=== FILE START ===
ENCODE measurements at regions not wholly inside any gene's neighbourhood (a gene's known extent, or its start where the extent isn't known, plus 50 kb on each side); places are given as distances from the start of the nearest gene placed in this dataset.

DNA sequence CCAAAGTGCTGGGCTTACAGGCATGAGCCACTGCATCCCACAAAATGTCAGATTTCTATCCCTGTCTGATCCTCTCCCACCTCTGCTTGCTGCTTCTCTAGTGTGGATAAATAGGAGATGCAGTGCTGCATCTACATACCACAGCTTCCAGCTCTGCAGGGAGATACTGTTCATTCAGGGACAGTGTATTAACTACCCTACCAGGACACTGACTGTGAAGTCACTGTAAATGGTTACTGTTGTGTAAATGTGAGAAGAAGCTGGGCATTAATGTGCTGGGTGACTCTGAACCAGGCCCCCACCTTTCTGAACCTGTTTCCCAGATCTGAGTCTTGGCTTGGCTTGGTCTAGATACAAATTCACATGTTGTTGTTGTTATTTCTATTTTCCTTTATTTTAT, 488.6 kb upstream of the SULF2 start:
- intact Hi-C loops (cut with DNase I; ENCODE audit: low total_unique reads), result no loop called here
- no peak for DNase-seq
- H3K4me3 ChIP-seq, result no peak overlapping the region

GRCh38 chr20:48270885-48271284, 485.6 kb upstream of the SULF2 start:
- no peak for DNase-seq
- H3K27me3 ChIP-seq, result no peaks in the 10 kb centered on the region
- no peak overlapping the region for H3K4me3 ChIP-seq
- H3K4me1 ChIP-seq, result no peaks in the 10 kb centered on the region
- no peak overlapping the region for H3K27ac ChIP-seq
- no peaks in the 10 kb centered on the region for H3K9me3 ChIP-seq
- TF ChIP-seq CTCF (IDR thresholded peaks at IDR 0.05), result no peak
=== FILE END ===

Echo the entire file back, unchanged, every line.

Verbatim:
ENCODE measurements at regions not wholly inside any gene's neighbourhood (a gene's known extent, or its start where the extent isn't known, plus 50 kb on each side); places are given as distances from the start of the nearest gene placed in this dataset.

DNA sequence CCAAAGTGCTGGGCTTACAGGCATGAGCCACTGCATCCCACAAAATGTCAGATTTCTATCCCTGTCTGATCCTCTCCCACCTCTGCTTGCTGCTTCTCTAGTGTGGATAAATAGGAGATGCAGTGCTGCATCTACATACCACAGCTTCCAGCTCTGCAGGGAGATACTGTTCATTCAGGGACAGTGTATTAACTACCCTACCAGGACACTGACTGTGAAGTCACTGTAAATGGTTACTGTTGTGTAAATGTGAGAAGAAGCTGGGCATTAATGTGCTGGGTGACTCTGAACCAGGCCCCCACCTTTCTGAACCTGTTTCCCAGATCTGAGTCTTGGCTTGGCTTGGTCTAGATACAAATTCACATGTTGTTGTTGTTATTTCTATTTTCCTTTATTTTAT, 488.6 kb upstream of the SULF2 start:
- intact Hi-C loops (cut with DNase I; ENCODE audit: low total_unique reads), result no loop called here
- no peak for DNase-seq
- H3K4me3 ChIP-seq, result no peak overlapping the region

GRCh38 chr20:48270885-48271284, 485.6 kb upstream of the SULF2 start:
- no peak for DNase-seq
- H3K27me3 ChIP-seq, result no peaks in the 10 kb centered on the region
- no peak overlapping the region for H3K4me3 ChIP-seq
- H3K4me1 ChIP-seq, result no peaks in the 10 kb centered on the region
- no peak overlapping the region for H3K27ac ChIP-seq
- no peaks in the 10 kb centered on the region for H3K9me3 ChIP-seq
- TF ChIP-seq CTCF (IDR thresholded peaks at IDR 0.05), result no peak